06/08/2016 Leave a comment
There is a storm coming… like nothing you have ever seen… and not a one of you is prepared for it.
Curtis, Take Shelter
During the six years that George Osborne was Chancellor of the Exchequer, he often used the metaphor of “fixing the roof” to describe his economic policy. Even as late at June 27th this year, in his last major speech in office, he again made reference to the roof:
I said we had to fix the roof so that we were prepared for whatever the future held. Thank goodness we did.
As a result, our economy is about as strong as it could be to confront the challenge our country now faces.
Ah well, that’s good! The roof is fixed, right? Hoorah!
Wrong, but don’t worry – it’s much worse than you think.
George didn’t talk a lot of sense while he was Chancellor, so it shouldn’t come as a massive surprise he finished on a low note. During his six years, George didn’t so much “fix” the roof as he did “patch it up with tissue paper and spit and then go on a big marketing campaign to inform everyone about how good the roof was.”
He frequently compared the economy with a family living beyond their means. Cutting spending, we were told, was responsible and spending money was not. It was though, an entirely false comparison. If a parent in a family earned £20,000 a year they could cut their weekly shopping bill, their Sky TV subscription, their dining out, they could buy cheaper holidays etc. and they would still earn £20,000.
The wider economy doesn’t work like that because, in the economy, my spending is your income and your spending is my income. When the government cut spending, they directly impoverished their citizens, avoided a proper recovery and left the economy in a far worse state than it would have otherwise been. Many economists spent the Osborne years calling for a fiscal stimulus to get the economy back on track but he ignored them – after all politicians don’t like listening to experts.
So now here we are six years later and that well-marketed roof isn’t looking particularly robust. That roof is in fact, in far worse shape than it was before the last financial crisis and if I were a weatherman right now, I would be forecasting a cloudburst.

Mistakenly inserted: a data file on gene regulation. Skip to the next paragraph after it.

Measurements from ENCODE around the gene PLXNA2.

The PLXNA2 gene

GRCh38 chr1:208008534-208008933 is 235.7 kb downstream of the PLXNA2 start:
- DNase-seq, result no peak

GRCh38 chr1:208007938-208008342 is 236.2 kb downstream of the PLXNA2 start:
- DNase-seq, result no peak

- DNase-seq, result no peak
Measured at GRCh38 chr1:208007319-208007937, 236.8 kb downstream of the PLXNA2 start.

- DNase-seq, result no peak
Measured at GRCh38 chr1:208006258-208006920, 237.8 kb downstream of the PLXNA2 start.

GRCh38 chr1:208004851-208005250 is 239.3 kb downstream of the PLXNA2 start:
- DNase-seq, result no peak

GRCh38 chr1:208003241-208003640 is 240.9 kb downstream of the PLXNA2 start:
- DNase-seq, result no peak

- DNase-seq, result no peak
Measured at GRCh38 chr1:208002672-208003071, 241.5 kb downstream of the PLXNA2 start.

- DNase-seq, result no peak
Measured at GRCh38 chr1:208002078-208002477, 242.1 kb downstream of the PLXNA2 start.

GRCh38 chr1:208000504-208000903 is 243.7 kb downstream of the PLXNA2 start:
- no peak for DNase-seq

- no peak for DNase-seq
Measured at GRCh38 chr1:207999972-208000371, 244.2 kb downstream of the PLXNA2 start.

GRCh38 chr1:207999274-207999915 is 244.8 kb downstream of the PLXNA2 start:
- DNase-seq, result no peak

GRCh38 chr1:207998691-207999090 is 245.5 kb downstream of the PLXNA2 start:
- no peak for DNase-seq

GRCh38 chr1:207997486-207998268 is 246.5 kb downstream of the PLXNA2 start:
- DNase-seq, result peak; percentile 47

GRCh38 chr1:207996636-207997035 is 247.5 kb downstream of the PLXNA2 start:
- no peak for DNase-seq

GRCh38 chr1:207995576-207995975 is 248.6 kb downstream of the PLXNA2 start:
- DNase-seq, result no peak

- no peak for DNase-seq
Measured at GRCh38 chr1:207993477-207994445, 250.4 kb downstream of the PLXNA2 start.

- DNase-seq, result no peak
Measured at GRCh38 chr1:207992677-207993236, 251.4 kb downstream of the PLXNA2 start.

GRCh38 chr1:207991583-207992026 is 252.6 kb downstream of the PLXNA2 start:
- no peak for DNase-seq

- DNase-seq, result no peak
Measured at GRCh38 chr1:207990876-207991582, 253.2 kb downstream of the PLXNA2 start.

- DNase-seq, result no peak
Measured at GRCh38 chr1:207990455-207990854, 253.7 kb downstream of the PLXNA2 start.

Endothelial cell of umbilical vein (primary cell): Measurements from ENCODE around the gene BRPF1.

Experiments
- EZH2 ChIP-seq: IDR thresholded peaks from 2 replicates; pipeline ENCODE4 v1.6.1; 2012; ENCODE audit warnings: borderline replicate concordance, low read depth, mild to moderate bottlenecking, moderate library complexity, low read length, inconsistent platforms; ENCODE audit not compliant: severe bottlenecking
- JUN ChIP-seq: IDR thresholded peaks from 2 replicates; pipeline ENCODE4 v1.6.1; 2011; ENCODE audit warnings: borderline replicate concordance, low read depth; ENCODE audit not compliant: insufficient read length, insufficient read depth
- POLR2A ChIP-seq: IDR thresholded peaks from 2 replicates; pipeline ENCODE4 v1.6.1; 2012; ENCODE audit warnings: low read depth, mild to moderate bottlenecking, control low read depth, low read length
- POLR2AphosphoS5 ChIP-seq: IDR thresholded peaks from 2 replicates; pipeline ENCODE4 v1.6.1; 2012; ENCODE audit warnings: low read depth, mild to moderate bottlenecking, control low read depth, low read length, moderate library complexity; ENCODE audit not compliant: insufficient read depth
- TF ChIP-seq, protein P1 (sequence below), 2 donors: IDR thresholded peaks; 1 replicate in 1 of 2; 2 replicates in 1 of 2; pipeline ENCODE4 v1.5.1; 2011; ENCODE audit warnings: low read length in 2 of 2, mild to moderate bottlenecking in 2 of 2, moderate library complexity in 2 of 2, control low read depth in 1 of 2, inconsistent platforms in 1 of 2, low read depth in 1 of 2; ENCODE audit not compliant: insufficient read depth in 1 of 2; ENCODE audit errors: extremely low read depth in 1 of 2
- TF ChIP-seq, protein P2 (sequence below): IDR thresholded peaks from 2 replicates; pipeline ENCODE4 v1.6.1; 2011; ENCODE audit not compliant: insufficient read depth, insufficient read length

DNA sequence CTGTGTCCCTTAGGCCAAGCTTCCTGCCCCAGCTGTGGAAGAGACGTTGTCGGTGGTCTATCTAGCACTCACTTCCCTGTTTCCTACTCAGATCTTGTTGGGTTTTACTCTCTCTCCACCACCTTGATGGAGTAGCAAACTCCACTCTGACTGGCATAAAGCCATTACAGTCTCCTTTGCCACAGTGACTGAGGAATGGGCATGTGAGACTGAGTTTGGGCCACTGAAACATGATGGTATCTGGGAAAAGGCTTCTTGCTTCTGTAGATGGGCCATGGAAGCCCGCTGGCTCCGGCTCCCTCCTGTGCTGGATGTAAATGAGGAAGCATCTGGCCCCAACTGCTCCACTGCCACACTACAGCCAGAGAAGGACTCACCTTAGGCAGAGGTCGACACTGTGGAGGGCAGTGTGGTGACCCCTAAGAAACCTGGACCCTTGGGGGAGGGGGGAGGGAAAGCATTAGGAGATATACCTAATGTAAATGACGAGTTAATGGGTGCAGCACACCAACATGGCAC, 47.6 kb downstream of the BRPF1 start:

This week the Bank of England cut the base rate from 0.5% to 0.25% and announced further quantitive easing. It is far from enough. Cutting interest rates makes saving less attractive and borrowing and spending more attractive. That’s why rate cuts are used to boost the economy. At the end of 2007, on the eve of the financial crisis, the base rate was 5.5%. When we needed to boost the economy we had some room to manoeuvre. It’s a luxury that we no longer have.
The cut this week from 0.5% to 0.25% made big news but to put it into perspective, in response to the financial crisis, we cut rates by 5%. We no longer have that wriggle room because we are up against the zero lower bound. Yes, we could make rates negative but that just makes hoarding cash in your mattress the more attractive option. That doesn’t help.
If we had had a proper fiscal stimulus and the economy had properly recovered from the financial crisis we would by now have interest rates within normal levels and ready to respond to negative shocks. But we didn’t and we don’t.
And now the storm clouds are gathering once again.
One of these days, and probably sooner than you think, we are going to feel the true price of politicians prioritising their ideals over basic economics.
And when it happens, I don’t think it is going to be pretty.